President Jimmy Carter will go down in history as the worst foe of Israel of all the US presidents for two reasons: one, he created the immoral concept of land in exchange for peace; and two, he forced an Israeli prime minister to officially recognize the “legitimate rights of the Palestinian people.”
Of course, the failure was all Menachem Begin’s who did not dare to stand up to the president. And so, once those two concepts had been established, the road to the Oslo accords and to the loss of Israel’s right to the lands the Jewish people had been given by the Great Britain (1917), the League of Nations, and the San Remo Conference (1920).
The first failure of the late Prime Minister had to do with the very principle of land for peace. It suggested that Egypt would continue to withhold its recognition of Israel’s right to exist until Israel gives back the Sinai peninsula which it had conquered in a war. And, as Israel realized a bit later, the Egyptians insisted on getting back every last inch of the Sinai, including Sharm El Sheikh, where Israel had invested millions to develop the local tourism industry.
Normally, when two parties have a dispute over land, they approach an arbiter, each submits its claim to the land and the arbiter decides. But in Camp David, one party—Israel, had to give up all its rights to the land in order that the other party agree not to continue to plot its annihilation.
Over the years, as this idea has been hailed as providing decades of tranquility on the Egyptian border—never mind those two years when the Muslim Brotherhood took over and did away with all the critical aspects of the accords—this immoral idea of a world superpower forcing a satellite state to submit or face annihilation has become synonymous with peace. The US has done the same to Taiwan and to Sadam Hussein, both loyal servants of American foreign policy until it became more profitable to throw them to the dogs.
And so, if there’s one thing Israel must learn from the idea of Land for Peace it is to cease being a satellite of the US, give up US military aid, and seek alliances with more superpowers.
The other terrible consequence of Camp David, where Menachem Begin came close to committing treason, was accepting that “the agreed basis for a peaceful settlement of the conflict between Israel and its neighbors is the November 22 1967 United Nations Security Council Resolution 242, in all its parts.” To remind you, 242 both called for Israel to give up land in return for peace, and to allow so-called Arab refugees to return to whence their grandparents had fled back in 1948.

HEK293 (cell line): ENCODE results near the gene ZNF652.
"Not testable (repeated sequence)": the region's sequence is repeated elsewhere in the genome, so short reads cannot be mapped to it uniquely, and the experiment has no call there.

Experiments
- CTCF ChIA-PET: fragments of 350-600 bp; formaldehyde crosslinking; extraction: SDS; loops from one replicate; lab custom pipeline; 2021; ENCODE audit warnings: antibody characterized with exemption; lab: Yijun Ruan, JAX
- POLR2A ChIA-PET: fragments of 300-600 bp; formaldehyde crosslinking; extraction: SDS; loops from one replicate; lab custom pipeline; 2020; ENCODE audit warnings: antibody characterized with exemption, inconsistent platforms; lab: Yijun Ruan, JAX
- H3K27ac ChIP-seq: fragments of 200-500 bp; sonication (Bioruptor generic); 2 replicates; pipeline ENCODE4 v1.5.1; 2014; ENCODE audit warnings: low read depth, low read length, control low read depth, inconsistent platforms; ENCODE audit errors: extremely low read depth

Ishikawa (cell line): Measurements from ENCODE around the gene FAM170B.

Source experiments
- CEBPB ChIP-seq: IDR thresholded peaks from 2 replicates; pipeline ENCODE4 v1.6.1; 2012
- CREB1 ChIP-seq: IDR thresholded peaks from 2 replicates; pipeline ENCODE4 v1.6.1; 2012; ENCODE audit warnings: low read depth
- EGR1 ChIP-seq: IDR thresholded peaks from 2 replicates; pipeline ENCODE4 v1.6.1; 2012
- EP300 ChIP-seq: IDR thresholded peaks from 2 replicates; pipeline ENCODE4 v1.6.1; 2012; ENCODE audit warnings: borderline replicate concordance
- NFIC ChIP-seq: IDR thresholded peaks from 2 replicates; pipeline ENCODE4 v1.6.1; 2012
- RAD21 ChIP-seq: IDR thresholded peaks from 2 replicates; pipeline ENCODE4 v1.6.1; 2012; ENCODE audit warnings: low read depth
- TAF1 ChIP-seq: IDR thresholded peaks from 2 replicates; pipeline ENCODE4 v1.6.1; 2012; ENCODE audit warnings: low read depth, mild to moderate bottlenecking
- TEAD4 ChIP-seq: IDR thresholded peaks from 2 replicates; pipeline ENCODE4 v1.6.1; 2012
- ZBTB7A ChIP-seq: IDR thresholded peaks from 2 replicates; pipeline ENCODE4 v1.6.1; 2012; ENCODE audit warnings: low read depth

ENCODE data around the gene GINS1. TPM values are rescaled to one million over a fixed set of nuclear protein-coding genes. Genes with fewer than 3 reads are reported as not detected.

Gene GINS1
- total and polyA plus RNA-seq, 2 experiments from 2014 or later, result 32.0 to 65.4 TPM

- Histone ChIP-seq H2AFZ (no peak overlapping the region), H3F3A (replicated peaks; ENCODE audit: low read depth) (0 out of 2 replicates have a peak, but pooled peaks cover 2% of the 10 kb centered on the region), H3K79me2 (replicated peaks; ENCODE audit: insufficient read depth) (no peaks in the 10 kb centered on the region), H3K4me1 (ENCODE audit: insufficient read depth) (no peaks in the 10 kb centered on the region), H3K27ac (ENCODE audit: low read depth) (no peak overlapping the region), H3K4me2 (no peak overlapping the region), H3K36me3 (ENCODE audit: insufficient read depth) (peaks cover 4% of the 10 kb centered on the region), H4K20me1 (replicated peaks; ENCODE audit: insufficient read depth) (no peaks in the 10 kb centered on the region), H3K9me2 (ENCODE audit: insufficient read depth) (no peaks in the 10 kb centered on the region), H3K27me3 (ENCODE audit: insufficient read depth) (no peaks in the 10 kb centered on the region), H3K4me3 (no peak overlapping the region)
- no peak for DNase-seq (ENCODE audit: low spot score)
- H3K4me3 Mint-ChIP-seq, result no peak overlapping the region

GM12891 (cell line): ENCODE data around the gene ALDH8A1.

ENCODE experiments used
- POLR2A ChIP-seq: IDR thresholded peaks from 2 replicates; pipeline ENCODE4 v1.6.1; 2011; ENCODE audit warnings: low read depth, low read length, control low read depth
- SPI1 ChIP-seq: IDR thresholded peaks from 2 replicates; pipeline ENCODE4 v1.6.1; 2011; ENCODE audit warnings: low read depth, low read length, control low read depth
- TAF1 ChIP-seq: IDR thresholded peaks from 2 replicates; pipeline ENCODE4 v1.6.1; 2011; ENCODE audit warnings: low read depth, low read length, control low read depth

Thank you, Mr. Begin.
The Camp David accords recognized the “legitimate rights of the Palestinian people,” to be followed by a process was to be implemented guaranteeing the full autonomy of the people within a period of five years.
This full autonomy was to be discussed with the participation of Israel, Egypt, Jordan and the Palestinians, by whomever they were represented at the time.
The withdrawal of Israeli troops from the West Bank and Gaza was agreed to take place after an election of a self-governing authority to replace Israel’s military government. It was less clear than the agreements concerning the Sinai, and was later interpreted differently by Israel, Egypt, and the United States. The fate of Jerusalem was deliberately excluded from this agreement.
It’s true that Prime Minister Yitzhak Shamir was able to ignore this part of the Accords for a decade, but he, too, succumbed to world pressure in the end and agreed to attend the 1991 Madrid conference to “revive” the talks about a Palestinian state in the liberated territories.
Once Shamir had been forced to embrace the legitimacy of “Palestinian legitimate claims” on Biblical Israel, the Oslo Accords became a question of when, not if.
This week, we’re probably going to watch as President Trump signs his endorsement of Israel’s sovereignty over the Golan Heights, which will be a lovely election campaign gift to his friend, Prime Minister Benjamin Netanyahu. It’s an important endorsement, delivered at a time when it has zero need and zero actual effect – no one in Israel, with the exception of only a few Arab politicians, is dreaming of giving back the Golan to Syria when it’s not clear who’s in charge in Syria and when would he be mercifully assassinated.
But Trump has declared already that he intends to exact a heavy price for those grand gestures of his: the recognition of western Jerusalem as Israel’s capital, the embassy move to western Jerusalem, and the recognition of Israel’s rule over the Golan which hasn’t been challenged seriously in ten years.
Trump will demand and Bibi will deliver, the doom of the settlement enterprise as we know it: even if not a single settler is evacuated from their home, the new political reality of being surrounded by a new Arab country with no opening for expansion and mounting daily security woes will start the process of ruin.
And this coming Tuesday, the world will be celebrating all of the above.